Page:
Two questions: What is the cash value of the British Crown Jewels? How much were the African colonies where they were stolen paid by Britannia for the mining… extraction of those minerals used to create the Crown Jewels?
Oh, more questions: “How much did the Canadian company pay the Botswana government for its mining concessions? How much of the money derived from the African country’s mineral wealth trickle down to the people of Botswana. As we know, many of Africa’s average peoples, whose countries are blessed with many natural resources, have (for generations) been waiting for the trickle down effect of their national and continental birthright. Unfortunately, for the most part, Africa’s birthright has historically been the hegemony of corrupt politicians who have sold out to African leaders, who have acquiesced to Western multinationals, and in recent years Chinese and Asian ones…
[Can you] imagine? In the 21st century Africa’s precious mineral resources, it’s scattered offspring birthright, doesn’t even benefit them—on the continent—or across the Diaspora. Those resources are controlled by Europeans on the continent and across their Diaspora—Europe, Australia, North America, wherever White people, and now other non-European wealthy people call home.
“This has been an amazing week for Lucara with the recovery of the second largest and also the sixth largest gem quality diamonds ever mined,” the president and Chief Executive of Lucara said.
He continued, “The significance of the recovery of a gem quality stone larger than 1,000 carats, the largest for more than a century …cannot be overstated… I am truly at a loss for words… We are truly blessed by this amazing asset.”
Lucara also boasted that, “two other ‘exceptional’ white diamonds—an 813-carat stone and a 374-carat stone—were also found….”
Thank God for Africa, the continent that just keeps giving—to the West, now the new economic colonials…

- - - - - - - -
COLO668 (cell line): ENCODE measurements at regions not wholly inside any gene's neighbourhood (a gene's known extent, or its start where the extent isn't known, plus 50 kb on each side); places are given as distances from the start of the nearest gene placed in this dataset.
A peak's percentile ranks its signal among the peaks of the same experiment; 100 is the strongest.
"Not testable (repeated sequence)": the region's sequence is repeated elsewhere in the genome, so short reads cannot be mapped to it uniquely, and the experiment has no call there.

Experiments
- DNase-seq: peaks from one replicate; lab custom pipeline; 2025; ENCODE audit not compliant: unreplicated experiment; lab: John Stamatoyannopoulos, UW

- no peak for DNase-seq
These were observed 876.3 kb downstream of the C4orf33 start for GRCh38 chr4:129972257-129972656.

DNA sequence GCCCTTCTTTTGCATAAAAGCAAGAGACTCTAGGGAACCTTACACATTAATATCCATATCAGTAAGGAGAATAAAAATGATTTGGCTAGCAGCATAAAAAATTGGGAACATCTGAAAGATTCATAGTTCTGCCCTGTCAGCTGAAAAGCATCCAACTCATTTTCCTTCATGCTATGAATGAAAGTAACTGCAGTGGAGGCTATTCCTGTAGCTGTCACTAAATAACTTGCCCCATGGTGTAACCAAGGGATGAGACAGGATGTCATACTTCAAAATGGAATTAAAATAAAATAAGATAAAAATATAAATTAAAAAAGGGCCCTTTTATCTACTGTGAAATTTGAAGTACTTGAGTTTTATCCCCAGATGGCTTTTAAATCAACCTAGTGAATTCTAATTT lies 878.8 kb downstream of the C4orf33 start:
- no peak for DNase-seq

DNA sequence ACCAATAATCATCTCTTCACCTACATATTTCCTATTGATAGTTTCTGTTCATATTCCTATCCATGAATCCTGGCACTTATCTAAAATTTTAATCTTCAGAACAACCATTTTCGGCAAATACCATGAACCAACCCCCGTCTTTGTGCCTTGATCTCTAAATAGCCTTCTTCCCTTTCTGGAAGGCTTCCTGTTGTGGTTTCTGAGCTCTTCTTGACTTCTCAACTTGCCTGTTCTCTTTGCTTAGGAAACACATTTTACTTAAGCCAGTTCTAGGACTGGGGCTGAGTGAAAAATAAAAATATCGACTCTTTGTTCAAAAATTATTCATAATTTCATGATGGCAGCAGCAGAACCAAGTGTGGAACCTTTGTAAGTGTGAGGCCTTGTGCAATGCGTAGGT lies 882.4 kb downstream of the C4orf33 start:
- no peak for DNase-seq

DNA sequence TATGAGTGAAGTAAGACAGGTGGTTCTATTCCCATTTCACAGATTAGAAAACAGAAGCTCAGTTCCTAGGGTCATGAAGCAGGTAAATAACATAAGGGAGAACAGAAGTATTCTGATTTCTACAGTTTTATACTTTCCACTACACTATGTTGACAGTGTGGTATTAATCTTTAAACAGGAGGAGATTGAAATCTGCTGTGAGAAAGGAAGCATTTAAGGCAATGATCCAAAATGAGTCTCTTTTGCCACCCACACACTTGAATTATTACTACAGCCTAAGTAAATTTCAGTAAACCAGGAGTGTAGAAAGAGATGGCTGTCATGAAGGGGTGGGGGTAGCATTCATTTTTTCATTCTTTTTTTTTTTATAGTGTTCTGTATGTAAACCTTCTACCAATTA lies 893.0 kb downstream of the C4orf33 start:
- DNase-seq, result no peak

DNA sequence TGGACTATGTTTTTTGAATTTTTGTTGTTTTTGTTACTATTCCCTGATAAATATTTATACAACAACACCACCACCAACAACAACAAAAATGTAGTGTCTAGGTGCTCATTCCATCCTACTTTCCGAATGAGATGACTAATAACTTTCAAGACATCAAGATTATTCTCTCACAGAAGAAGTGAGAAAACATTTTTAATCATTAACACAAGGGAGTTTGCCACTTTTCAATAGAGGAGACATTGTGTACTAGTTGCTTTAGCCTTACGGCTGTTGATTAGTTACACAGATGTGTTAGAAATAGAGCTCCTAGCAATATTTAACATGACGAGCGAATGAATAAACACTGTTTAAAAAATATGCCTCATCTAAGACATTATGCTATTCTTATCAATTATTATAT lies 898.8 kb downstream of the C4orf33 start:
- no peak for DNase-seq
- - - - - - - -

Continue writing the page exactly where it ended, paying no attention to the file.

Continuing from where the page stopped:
Or are Africans in mineral-rich countries benevolent souls who prefer to suffer in silence as their political leaders continue to deprive them of the enjoyment of their birthright?
For its part a BBC News story refers to Botswana as “the world’s largest producer of diamonds… and the trade has transformed it into a middle-income nation. The capital, Gaborone, is rapidly being turned into a major global trading centre. After decades of just mining rough diamonds, “it now cuts, polishes and sells the precious stones itself…it’s becoming a regular destination for global diamond traders and that’s changing the economy here,” one Batswana said.
But how will that good news change the lives of the people in that tiny mineral-rich nation?
Yes, Sotheby’s, or some other Western auction house, is where Africa’s precious stones will invariably end up for the show… and the moneyed class to bid. And, irony and paradox aside, one can bet that no African is ever present to bid.
So as more and more diamonds are extracted from former colonies, one has to wonder who is the greater beneficiary, the African nations (that grow the minerals) or the multinational players.
To borrow from the late Prince Rogers Nelson’s ‘When Doves Cry,’ “Dig if you will the picture…Can you picture this…?
I know despite all their mineral wealth, their birthright, many Africans are crying, have been crying…
Can you imagine?